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A Teacher's Guide


Birds

Discussion

Begin your study of Birds by Nicola Davies with a discussion of what the children know about birds. Questions can include the following:
  • What birds do you see near the school?
  • What do baby birds hatch from?
  • Where do birds build their homes?
  • How are birds different from other animals?
As the children give their answers, start creating a KWL chart to keep track of the many things they know and would like to know about birds. As the class reads the book, refer back to the KWL chart and add new things they learn.

Sample KWL Chart:

Birds
What we know about animal homes
What we would like to learn about animal homes
What we learned about animal homes
Birds hatch from eggs.

How are birds different from other animals?

Birds have feathers and hollow bones.


    Standards:
    Language Arts:
    • Generates questions about topics of interest.
    • Uses a variety of sources to gather information.
    • Makes contributions in class and group discussions.
    • Relates new information to prior knowledge and experience.
Vocabulary

Highlighted vocabulary words can be found at the bottom of the pages in the book. Here are additional words from the text that you should focus on:

scaly (page 6)
talons (page 8)
mate (page 24)
bobbing (page 25)
yolk (page 28)
sac (page 28)
fluffy down (page 30)
owlet (page 30)
hatchlings (page 30)
signal (page 40)

These words are not mentioned in the text, but you might find them useful:
    ornithology
    ornithologist
    raptors
    species
Our suggestions on how to use these words effectively are found on page 2 of the guide.

    Standards:
    Language Arts/Reading:
    • Uses word reference materials to determine the meaning and pronunciation of unknown words.
    • Uses a variety of context clues to decode unknown words.

Science and Language Arts/Listening Skills

Birds communicate by making chirping sounds. These sounds are particular to their species. They make different sounds based on the situation they are in. For example, there is a sound to call another during the mating season, and there is a sound to warn others of danger. Have the children practice their listening skills and learn how birds can communicate with each other.

Materials:
  • 16 16-ounce plastic soda bottles (the bottles must be the same size)
  • Water
  • Construction paper
Procedure:
  • Separate the bottles into eight pairs.

  • Fill both bottles in the first pair with the same amount of water.

  • Do the same for the other pairs.

  • Make sure that the water level in each pair is different from that in the other pairs.

  • Show the children how to blow over the top of the bottles to make a sound.

  • Have them practice listening to the sounds made from each pair of bottles.

  • Cover the bottles with construction paper so that the levels of water are hidden.

  • Scramble the bottles.

Have the children blow over the bottles and try to match up the original pairs by listening to the sounds made.

    Standards:
    Science:
    • Understands the nature of scientific inquiry.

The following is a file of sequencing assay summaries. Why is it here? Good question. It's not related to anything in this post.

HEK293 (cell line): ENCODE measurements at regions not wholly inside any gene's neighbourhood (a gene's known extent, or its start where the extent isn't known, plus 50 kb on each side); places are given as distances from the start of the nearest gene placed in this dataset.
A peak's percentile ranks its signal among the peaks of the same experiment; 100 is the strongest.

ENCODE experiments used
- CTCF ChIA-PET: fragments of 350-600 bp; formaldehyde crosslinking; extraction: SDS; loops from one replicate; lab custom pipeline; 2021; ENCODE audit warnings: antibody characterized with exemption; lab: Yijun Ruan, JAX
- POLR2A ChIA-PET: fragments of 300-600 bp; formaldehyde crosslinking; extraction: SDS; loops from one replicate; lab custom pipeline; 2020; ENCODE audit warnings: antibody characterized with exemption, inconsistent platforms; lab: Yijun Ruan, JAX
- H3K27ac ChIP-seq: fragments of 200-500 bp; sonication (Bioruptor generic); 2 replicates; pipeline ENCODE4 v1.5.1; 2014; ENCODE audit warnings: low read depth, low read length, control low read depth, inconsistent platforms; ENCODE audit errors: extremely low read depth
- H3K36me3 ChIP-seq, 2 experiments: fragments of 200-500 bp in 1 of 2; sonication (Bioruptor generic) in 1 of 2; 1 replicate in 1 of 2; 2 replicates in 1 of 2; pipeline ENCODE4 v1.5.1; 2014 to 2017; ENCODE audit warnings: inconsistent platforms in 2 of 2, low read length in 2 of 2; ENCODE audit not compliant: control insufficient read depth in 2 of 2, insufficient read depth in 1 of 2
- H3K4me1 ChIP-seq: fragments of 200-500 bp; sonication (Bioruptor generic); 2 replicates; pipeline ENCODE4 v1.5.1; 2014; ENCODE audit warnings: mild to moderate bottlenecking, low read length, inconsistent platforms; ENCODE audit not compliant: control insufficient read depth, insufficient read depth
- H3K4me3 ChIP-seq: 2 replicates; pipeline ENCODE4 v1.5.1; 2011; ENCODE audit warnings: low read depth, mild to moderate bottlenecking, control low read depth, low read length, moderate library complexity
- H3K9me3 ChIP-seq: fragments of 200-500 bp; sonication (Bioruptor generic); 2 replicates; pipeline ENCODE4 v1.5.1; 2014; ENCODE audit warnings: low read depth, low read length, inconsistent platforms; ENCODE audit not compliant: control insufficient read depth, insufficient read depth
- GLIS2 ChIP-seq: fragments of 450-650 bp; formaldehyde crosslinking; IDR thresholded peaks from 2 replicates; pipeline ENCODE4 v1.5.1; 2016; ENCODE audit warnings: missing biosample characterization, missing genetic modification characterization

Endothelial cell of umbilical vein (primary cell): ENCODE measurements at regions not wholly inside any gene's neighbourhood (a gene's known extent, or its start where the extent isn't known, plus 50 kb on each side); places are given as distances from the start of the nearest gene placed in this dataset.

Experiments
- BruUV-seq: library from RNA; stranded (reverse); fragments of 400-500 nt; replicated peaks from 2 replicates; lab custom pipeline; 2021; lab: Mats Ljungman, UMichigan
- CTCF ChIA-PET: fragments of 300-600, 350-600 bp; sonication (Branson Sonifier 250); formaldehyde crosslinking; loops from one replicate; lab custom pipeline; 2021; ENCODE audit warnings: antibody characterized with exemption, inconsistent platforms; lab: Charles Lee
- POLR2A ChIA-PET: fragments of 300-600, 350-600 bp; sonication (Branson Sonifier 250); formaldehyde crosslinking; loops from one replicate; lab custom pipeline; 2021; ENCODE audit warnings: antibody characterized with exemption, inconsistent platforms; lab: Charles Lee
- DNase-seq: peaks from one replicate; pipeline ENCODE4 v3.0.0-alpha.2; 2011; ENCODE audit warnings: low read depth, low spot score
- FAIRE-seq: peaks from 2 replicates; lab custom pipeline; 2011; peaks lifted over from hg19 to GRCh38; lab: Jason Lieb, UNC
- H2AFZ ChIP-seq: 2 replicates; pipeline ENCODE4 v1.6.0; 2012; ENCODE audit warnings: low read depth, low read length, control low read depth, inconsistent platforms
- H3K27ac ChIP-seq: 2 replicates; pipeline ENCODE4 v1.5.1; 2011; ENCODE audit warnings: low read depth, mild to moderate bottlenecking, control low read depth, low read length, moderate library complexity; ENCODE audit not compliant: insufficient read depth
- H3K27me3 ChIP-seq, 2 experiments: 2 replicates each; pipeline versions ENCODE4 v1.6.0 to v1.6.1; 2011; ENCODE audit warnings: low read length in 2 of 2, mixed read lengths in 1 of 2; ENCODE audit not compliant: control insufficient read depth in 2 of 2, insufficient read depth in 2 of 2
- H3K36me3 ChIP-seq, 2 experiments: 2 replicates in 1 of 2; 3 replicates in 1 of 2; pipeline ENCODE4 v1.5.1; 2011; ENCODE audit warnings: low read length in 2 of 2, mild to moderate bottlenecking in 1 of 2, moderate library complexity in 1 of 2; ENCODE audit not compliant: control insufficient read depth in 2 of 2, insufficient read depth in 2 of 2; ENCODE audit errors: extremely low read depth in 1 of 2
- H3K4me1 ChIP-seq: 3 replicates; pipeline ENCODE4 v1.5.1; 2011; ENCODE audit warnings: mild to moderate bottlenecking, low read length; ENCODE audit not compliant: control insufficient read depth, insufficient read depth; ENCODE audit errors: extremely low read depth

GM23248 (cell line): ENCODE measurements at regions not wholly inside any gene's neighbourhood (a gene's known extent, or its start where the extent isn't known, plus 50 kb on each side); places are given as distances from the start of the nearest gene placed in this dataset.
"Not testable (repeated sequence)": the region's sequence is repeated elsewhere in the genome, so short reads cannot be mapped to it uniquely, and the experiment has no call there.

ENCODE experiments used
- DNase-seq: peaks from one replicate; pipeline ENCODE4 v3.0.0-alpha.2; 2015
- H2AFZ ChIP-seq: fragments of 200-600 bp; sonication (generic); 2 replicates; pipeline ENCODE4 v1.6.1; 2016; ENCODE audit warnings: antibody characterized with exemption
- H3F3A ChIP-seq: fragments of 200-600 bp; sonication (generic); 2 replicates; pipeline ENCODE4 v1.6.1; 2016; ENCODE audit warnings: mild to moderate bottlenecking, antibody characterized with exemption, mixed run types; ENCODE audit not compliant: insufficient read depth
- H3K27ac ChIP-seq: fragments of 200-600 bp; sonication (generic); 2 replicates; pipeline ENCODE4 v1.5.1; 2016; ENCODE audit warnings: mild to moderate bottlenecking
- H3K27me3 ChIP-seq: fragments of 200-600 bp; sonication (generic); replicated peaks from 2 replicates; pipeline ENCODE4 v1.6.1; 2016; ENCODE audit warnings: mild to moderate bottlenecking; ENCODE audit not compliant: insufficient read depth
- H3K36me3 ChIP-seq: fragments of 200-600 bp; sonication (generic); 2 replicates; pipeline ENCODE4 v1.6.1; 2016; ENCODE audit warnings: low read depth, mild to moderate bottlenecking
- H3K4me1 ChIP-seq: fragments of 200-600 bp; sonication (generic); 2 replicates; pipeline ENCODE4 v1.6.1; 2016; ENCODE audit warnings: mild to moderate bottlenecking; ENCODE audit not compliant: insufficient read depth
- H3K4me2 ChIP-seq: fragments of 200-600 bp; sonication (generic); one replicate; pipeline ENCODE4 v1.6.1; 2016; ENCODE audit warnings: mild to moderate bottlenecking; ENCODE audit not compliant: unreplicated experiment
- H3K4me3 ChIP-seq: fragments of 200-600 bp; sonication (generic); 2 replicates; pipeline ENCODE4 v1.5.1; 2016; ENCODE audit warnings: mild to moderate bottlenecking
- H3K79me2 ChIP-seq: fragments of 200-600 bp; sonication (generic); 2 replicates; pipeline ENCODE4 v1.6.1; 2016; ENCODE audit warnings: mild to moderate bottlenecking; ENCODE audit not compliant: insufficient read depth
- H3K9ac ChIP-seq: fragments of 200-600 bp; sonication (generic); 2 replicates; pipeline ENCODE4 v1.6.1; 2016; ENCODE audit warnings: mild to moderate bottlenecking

• Knows that learning can come from careful observation and simple experiments.
    • Knows that sound is produced by vibrating objects.

    Language Arts/Listening:
    • Listens and responds to a variety of media.

Language Arts and Art

Have the students in your class become bird watchers. Assign each child a bird mentioned in the text. Have each child describe in detail his or her bird (color, size, beak shape, foot shape, etc.). Each child should decide which characteristic of his or her bird is most outstanding. For example, for the blue-footed booby, it could be its webbed blue feet, or for the toucan it could be its long bright bill. Visit the library or use the Internet to find out more about each bird (habitat, food, etc.).

Enter the information on the worksheet on the following page, along with a drawing of the bird. Draw an arrow to the most important characteristic. Gather the worksheets and bind them into a Class Bird Identification Book.

Birds in your town:
Encourage the children and their parents to make the bird feeders on pages 44 and 45. When a bird comes to the feeder, the child should quietly observe it and write down a description of it on a Bird Identification Sheet. Add the birds seen in your town to the class's Bird Identification Book.

    Standards:
    Visual Arts:
    • Uses visual structures and functions of art to communicate ideas.
    • Knows the different kinds of media, techniques, and processes that are used to create works of art.

    Language Arts/Writing:
    • Uses a variety of sources to gather information.
    • Summarizes information in the student's own words.
Activity Sheet

Bird Identifcation Worksheet

Draw a picture of your bird.

 
 
 
 




Name of Bird:

Characteristics:
    Size: ________________________________________

    Color:________________________________________

    Shape of beak:_________________________________

    Shape of foot:_________________________________

    Habitat:_______________________________________

    Food (diet):___________________________________

Bird observed by: _________________________________







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